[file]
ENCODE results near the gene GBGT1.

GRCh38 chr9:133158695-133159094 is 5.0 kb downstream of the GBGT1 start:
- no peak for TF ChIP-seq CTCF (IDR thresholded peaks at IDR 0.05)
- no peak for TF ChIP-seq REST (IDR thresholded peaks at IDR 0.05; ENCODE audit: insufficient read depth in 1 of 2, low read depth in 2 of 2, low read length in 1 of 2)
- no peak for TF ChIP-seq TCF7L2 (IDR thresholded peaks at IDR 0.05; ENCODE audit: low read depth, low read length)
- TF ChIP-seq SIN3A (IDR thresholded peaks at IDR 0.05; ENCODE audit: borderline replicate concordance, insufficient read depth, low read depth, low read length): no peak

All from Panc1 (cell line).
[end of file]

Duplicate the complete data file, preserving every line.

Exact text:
ENCODE results near the gene GBGT1.

GRCh38 chr9:133158695-133159094 is 5.0 kb downstream of the GBGT1 start:
- no peak for TF ChIP-seq CTCF (IDR thresholded peaks at IDR 0.05)
- no peak for TF ChIP-seq REST (IDR thresholded peaks at IDR 0.05; ENCODE audit: insufficient read depth in 1 of 2, low read depth in 2 of 2, low read length in 1 of 2)
- no peak for TF ChIP-seq TCF7L2 (IDR thresholded peaks at IDR 0.05; ENCODE audit: low read depth, low read length)
- TF ChIP-seq SIN3A (IDR thresholded peaks at IDR 0.05; ENCODE audit: borderline replicate concordance, insufficient read depth, low read depth, low read length): no peak

All from Panc1 (cell line).